This is a guest post from Kayla Nahi of Carrotmob, a nonprofit organization we love here at ACE. Kayla attended an ACE leadership training this past Spring, and will spend her entire summer working with the Carrotmob team. This fall, Kayla begins her year long term as a VP of Community Engagement at San Francisco’s University High School, while also launching SFEYC, San Francisco Environmental Youth Council. Kayla hopes to encourage San Francisco Bay Area youth to be environmental stewards and take positive action for our environment.
Around the world, in over twenty countries, more than two hundred and fifty Carrotmob campaigns have taken place. In a Carrotmob campaign, a group of people offers to spend money to support a business, and in return, the business agrees to take an action that the people care about. Most campaigns have been supported by students and kids, through participating or working to get the word out about an event. Student led campaigns have been widely successful and had a profound impact.
The first student-run Carrotmob occurred in Bangkok in February 2010. Junior high and high school students of the International School of Bangkok wanted to incentivize the Villa Market to stop using incredibly harmful plastic bags. Before the Mob, the store was giving out 500,000 plastic bags a year. Plastic bags pollute the environment, poison the food chain, and kill over two hundred thousand birds each year. Students from the school’s green club, the Green Panthers, motivated their fellow students and community to create the extremely successful Villa Market Carrotmob, our highest grossing Mob to date.
The deal: Bangkok’s Villa Market agreed that if more than 500 people made purchases, they would stop using plastic bags. After a successful mob of 1,397 shoppers, and the supermarket posting record sales that day of $19000, the Villa Market officially stopped using plastic bags and now offers reusable cloth bags.
Students from a middle school in El Cerrito, California staged a Carrotmob at Mediterraneo, a local pizza parlor in Emeryville.
With the Carrotmob proceeds the business used over $2000 to upgrade its refrigeration equipment and purchase green packaging products. The remainder of the funds from the Carrotmob were donated to the Green Schools Initiative. The impact of the Carrotmob not only helped the businesses meet their Green goals, but also carried over to the Public Market at large, where it sparked a new composting program for the entire food court. The Emeryville food court now diverts 52 tons of compostable waste from the landfill each year.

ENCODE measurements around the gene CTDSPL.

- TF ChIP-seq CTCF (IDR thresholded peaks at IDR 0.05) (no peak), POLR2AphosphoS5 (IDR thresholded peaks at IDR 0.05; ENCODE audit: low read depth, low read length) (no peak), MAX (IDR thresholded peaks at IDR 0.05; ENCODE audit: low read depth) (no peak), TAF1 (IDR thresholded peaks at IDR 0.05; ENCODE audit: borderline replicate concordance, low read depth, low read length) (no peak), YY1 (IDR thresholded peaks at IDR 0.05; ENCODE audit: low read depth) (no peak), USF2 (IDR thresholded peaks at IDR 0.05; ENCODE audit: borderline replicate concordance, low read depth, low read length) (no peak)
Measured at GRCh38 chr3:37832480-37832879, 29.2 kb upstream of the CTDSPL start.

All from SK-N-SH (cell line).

A Carrotmob in Singapore set the standard for explosive school participation. Chan Sau Yee, a second-year student at Temasek Junior College (TJC), spearheaded the initiative with a group of seven schoolmates as part of a service-learning project under the College’s leadership program. The group of students mobbed a bubble teashop in central Singapore. With $361 in tea sales and after factoring in profits from the sale of Carrotmob T-shirts to TJC students and a grant from a National Youth Council program, about $3,800 was raised. How did Sau Yee and her team manage to convince more than 300 of their schoolmates to take part in the Carrotmob? She said: “We experimented with many novel ideas to attract attention, including hanging carrot-shaped objects made from recycled materials all over campus and planting real carrots. Eventually our publicity efforts paid off, the excitement grew and many students were keen to be part of the Mob.” In addition to a successful Carrotmob, the students at TJC raised awareness throughout the school on the importance of going green.
These are just a few examples of Carrotmob student led change. Students from around the world have been participating in and leading Carrotmobs, making big changes in their communities. They are living examples for the compelling fact that students have the power to change the world. So if they could do it, imagine the impact you could have.
You can see why we love Carrotmob over here at ACE. Organizing a Carrotmob is free to set up and, whether you focus on the popular before-school coffee shop or local hangout, it’s a great way to get an entire community involved in a cause with the dollars they’re already spending.